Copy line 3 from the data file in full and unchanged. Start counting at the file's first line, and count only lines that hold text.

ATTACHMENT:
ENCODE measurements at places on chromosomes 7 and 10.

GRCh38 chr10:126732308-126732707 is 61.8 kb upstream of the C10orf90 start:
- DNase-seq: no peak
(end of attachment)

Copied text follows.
- DNase-seq: no peak